We've all heard of the term "friends with benefits."
Friends could mean real friends; friends could mean fake friends; friends could mean mutual friends; friends could mean you just met last night at the party. And obviously, there's a spectrum for benefits as well.
So what the fudge is "friends with feelings"?
The worst possible thing you could do to your heart.
It's harmless because you're not really committing anything, right? Not your body, not your time, not your effort?
It's harmless because you're "just friends," right? That's what friends with feelings means, right?
Sure, you might not have the responsibilities of a committed relationship. You might be "just friends" on the outside, without the slapped on label of "boyfriend and girlfriend."
But the one thing a "friends with feelings" relationship cannot quantify is emotional investment.
Even if you say you're just friends with feelings, feelings always come with an emotional investment. Feelings put you in a place of emotional vulnerability, and that's where the danger zone begins.
So, what do I do then, if my friend and I are "just friends," but have feelings for each other?
One easy acronym that you should never forget: DTR.
Define the relationship ASAP. If you're both head over heels for each other and ready for a committed relationship, go for it. But if either one of you are uneasy, can't put your true feelings into words, or don't want to commit, CUT. IT OFF.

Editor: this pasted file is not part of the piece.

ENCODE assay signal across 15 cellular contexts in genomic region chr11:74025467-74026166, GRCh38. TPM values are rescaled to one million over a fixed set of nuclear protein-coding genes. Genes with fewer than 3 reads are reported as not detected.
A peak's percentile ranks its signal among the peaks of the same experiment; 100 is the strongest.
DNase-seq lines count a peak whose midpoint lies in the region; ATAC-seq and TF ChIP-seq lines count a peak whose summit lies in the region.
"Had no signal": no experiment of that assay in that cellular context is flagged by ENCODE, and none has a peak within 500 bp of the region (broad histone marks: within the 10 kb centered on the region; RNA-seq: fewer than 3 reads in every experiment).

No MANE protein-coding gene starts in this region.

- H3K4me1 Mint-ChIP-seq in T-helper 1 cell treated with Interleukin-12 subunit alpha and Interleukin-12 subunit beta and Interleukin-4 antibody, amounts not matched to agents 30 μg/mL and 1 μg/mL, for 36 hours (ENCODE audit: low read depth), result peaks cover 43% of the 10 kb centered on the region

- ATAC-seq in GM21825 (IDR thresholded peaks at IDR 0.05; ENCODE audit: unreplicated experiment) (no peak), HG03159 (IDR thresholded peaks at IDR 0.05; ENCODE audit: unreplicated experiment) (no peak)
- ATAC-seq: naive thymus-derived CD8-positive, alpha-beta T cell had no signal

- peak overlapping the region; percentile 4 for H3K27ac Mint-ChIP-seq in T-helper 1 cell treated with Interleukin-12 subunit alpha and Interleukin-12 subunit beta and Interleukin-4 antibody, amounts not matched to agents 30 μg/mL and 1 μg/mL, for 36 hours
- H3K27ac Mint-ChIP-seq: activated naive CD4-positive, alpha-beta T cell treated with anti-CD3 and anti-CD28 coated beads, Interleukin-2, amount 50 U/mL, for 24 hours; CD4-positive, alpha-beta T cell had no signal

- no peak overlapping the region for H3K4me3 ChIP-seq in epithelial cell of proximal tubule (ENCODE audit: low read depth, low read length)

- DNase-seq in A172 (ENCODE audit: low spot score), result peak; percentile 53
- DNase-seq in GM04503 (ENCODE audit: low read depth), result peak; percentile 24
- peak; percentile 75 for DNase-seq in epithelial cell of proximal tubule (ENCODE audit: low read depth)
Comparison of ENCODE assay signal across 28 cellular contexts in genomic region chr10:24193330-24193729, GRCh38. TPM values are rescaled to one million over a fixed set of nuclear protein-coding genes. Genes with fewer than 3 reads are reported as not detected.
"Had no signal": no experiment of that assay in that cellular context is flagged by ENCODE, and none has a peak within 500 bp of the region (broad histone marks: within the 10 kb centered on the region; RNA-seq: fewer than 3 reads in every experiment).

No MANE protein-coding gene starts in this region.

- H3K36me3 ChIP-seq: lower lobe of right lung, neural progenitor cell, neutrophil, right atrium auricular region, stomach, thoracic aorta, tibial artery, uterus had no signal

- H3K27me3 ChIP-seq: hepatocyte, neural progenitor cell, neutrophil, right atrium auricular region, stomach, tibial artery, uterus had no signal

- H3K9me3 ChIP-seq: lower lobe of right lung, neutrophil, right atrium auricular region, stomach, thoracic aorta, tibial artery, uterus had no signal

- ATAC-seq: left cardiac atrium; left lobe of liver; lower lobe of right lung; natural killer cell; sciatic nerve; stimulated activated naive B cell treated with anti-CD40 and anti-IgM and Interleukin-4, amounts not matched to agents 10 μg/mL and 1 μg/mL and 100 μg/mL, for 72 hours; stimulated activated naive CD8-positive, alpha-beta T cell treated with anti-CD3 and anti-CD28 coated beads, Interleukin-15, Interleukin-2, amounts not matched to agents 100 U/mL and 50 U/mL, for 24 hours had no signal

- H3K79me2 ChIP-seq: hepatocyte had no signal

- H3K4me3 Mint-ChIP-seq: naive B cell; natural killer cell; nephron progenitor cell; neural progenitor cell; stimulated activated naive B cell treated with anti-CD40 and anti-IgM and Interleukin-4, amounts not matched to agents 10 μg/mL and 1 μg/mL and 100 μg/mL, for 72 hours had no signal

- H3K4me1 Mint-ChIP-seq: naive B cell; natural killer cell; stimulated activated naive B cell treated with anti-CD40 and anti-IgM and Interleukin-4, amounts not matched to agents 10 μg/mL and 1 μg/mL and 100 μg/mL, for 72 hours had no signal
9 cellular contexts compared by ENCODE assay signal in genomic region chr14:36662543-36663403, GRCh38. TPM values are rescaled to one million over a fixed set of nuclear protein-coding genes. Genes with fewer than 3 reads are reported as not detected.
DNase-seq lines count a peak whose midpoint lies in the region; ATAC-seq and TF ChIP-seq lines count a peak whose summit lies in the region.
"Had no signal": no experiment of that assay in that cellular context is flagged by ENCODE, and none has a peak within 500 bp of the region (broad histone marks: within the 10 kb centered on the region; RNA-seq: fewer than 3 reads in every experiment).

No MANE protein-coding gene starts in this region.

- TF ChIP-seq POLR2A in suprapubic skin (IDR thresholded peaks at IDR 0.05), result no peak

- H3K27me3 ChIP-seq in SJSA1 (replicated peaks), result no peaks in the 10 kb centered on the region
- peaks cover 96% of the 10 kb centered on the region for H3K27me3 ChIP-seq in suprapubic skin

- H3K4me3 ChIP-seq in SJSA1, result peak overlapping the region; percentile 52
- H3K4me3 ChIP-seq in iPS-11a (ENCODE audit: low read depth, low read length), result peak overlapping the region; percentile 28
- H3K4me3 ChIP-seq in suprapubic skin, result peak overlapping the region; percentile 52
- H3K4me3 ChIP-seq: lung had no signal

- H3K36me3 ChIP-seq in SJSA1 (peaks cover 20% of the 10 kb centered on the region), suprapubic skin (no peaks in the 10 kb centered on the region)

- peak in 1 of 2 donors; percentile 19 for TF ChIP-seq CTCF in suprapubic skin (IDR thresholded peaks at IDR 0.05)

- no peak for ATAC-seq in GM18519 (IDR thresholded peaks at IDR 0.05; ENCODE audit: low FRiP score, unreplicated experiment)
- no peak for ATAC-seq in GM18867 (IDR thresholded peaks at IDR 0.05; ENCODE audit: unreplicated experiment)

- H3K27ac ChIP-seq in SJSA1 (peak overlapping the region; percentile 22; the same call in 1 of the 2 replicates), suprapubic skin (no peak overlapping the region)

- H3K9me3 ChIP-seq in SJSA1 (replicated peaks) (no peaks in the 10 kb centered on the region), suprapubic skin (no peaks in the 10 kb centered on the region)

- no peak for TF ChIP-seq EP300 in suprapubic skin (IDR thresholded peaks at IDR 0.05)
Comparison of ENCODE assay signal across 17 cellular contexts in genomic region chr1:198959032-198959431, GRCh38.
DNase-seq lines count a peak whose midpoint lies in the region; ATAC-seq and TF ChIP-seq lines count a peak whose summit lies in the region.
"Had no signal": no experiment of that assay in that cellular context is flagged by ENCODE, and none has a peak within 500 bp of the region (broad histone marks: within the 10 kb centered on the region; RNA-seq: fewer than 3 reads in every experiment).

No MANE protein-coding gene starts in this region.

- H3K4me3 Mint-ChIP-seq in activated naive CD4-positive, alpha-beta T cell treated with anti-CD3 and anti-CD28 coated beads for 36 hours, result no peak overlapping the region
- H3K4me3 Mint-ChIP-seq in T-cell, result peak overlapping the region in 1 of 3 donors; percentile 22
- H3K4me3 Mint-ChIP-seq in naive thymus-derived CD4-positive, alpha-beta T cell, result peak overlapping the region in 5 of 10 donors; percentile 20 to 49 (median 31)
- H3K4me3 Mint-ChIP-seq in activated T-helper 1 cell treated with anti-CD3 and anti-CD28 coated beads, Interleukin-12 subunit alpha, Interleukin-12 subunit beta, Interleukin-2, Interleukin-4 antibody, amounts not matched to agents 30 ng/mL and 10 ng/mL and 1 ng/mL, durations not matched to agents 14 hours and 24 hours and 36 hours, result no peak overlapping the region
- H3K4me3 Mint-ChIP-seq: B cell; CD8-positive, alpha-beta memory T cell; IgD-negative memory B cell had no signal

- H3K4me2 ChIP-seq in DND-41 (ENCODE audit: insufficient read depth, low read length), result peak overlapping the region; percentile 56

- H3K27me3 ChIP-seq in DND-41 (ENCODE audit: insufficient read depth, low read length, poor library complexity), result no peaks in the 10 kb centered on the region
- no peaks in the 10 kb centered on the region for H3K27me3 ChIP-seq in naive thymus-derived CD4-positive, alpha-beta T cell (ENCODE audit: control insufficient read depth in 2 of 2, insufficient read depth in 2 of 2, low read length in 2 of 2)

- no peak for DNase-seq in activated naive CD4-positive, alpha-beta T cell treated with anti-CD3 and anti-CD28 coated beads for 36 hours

Although it may sound harsh, it's better to break it off in the beginning than in the end. Because feelings do not simply die down. They sit, they simmer, and they boil over… and the burn will hurt that much more if you let the heat intensify.
I know it's hard. One time, a guy initiated a DTR with me, confessed his romantic feelings for me, then freaked out and said he's too busy and needs to think. The next day, he friend zoned me, and then proceeded to tell me that like and love are the same things.
Ouch. But also, what?
The point of a DTR is to give you emotional closure. So keep defining the relationship until you've reached a conclusion.
But what about the risk of losing a friendship over this conversation?
If you were real friends in the first place, a single conversation won't jeopardize what you already have. And if it does, do you even want to have a connection in the first place?
So if we were never dating, why do I feel like crap? Was I in love with him?
No, sweetie. You're in love with the idea of being in a relationship with your friend. In a friends with feelings situation, it's hard to decipher between friendly actions and feeling actions. But once your brain catches feelings, your heart does, too.
But when it really comes down to it, real relationships can end in a heartbeat, but real friendships don't.
So if you and your "friend with feelings" just fake broke up, it'll be okay. You may have lost the chance for a relationship, but you did not lose the friendship.
One last thing that you should never forget: the best is yet to come. My sister once said to me, "Who cares about your first love, anyway? It's your second love that is special, because they teach you that you can love again when you thought you couldn't."